Thirty Years' War Practice Test
Review the following study guides if necessary:
- Thirty Years' War Timeline
- Thirty Years’ War
- Bohemian War 1618–1620
- Swedish War 1630–1634
- Franco-Swedish War 1635–1648
- Results of the Thirty Years’ War
1. Most of the fighting in the Thirty Years’ War took place in
B. the Holy Roman Empire.
2. Austria should have expected help from France during the war because both nations were
C. ruled by a member of the Hapsburg family.
D. enemies of England.
3. _______________ emerged from the Thirty Years’ War as the dominant power in Europe.
4. Which nation became a unified empire as a result of the Thirty Years’ War?
5. France’s primary reason for entering the Thirty Years’ War was
A. to weaken its hostile neighbors Austria and Spain.
B. to help its most prominent Catholic ally defeat the Protestants.
C. to end the threat of Swedish expansion on the continent.
D. to stimulate an economic recovery at home.
6. What did the Edict of Restitution state?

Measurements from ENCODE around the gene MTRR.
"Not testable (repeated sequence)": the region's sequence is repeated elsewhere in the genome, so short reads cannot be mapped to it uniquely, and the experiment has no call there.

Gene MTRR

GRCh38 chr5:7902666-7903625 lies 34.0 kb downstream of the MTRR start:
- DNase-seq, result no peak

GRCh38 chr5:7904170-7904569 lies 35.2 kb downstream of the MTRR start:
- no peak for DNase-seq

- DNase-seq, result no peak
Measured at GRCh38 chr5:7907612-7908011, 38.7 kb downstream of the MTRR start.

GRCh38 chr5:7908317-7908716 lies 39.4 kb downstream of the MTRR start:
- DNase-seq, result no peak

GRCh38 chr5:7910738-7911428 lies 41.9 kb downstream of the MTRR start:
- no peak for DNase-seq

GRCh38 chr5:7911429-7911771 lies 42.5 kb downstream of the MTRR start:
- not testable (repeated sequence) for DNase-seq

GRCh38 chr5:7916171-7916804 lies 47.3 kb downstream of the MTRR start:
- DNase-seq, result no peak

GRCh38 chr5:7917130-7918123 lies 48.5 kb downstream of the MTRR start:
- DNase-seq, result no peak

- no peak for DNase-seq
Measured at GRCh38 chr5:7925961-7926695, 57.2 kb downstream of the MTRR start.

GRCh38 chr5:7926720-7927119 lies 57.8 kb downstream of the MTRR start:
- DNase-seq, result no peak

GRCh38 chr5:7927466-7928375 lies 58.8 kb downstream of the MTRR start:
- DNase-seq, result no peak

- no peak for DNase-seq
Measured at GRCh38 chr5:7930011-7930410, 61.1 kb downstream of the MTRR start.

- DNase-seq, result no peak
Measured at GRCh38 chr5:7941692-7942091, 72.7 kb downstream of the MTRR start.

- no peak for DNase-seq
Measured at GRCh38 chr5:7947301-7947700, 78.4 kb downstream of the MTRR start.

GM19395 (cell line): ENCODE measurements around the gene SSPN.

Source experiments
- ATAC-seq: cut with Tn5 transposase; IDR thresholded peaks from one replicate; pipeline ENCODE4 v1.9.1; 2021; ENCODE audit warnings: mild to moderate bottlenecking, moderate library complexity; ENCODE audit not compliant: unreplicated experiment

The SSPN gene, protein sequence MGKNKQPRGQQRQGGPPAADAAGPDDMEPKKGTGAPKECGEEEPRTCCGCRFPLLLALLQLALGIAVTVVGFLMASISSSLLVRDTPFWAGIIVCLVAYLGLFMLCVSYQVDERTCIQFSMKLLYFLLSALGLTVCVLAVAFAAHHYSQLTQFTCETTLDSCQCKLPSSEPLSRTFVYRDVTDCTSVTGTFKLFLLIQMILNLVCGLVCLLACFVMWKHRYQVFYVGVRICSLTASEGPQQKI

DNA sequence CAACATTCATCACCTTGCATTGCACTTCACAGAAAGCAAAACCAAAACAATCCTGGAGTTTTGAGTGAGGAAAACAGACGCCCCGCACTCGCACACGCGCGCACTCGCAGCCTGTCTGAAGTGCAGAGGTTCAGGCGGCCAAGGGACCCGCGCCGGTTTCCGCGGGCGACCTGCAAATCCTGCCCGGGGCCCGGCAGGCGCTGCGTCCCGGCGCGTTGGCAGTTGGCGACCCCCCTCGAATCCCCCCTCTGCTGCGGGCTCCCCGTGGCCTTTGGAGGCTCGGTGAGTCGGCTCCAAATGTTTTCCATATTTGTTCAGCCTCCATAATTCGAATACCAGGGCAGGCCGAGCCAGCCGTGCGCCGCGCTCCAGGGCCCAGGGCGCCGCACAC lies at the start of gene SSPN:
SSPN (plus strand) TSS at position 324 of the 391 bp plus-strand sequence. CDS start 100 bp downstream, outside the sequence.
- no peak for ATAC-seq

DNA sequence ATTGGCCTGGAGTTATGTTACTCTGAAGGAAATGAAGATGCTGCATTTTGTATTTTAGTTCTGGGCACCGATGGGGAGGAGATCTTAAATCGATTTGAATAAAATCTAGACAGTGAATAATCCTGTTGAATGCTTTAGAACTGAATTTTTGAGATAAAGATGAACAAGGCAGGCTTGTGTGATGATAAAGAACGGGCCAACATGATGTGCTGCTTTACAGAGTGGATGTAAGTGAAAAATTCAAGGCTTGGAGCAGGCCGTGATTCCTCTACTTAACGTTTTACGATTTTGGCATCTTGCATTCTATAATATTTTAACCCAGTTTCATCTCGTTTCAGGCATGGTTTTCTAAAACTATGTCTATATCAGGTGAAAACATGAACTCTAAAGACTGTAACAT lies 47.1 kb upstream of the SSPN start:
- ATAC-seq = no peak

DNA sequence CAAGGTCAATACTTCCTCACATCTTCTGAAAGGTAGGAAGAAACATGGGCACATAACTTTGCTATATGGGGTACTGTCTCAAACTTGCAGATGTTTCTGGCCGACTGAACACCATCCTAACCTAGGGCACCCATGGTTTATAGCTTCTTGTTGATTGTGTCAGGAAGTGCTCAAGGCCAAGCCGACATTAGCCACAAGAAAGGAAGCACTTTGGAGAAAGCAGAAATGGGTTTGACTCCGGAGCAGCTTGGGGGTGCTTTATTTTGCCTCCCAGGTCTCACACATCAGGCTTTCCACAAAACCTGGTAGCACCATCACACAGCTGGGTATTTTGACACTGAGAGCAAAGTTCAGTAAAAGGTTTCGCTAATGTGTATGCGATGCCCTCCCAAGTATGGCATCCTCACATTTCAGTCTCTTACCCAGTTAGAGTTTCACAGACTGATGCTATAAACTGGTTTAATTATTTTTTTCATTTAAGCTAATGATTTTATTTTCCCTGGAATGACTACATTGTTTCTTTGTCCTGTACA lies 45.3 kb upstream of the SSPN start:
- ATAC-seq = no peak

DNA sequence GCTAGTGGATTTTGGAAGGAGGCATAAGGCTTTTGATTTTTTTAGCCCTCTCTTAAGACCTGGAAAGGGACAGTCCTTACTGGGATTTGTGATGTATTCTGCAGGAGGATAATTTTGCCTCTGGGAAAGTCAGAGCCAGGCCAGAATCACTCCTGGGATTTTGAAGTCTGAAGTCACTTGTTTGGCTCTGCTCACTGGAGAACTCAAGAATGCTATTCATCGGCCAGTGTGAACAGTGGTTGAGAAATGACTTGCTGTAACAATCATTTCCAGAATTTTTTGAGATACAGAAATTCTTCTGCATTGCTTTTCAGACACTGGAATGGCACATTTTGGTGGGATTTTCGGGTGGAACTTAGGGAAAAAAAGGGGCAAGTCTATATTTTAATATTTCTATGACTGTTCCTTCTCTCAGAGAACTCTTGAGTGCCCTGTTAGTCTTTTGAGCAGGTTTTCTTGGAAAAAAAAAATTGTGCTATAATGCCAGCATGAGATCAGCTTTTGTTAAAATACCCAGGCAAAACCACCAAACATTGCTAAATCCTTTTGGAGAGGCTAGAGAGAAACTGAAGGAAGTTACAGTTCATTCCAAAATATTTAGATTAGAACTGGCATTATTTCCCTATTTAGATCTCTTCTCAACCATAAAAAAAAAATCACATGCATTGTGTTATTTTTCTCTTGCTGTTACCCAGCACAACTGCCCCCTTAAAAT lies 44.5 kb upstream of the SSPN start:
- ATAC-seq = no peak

A. It settled the terms of surrender among the Holy Roman Empire, France, and Switzerland.
B. It replaced Ferdinand II with Frederich as king of Bohemia.
C. It banned Protestantism throughout the Holy Roman Empire.
D. It allowed each elector to decide the official religion of his own state.
7. What happened in Bohemia as a result of the Battle of White Mountain?
A. Catholicism was restored as the state religion.
B. Catholics emigrated to other nations to escape enforced conversion.
C. Maximilian of Bavaria was crowned king.
D. Citizens threw some city officials through the Prague Castle windows.
8. ________________________ revoked the Letter of Majesty in 1617.
A. Cardinal Richelieu
B. Gustav II Adolf
C. Ferdinand II
D. Frederich of Bohemia
9. Although Lutherans were fellow Protestants, Calvinists despised them because
A. they had too much in common with Catholics.
B. they conducted church services in the language spoken by the people.
C. they maintained their loyalty to the pope.
D. their approach to religion was too lax for Calvinist taste.
10. In 1648, the prospects for a unified German nation were dim because the German-speaking states
A. lost the friendship of their most powerful ally, Spain.
B. agreed to the strengthening of the Austrian empire.
C. had suffered too much damage and lost too many people during the fighting.
D. refused to consider establishing a policy of religious freedom.
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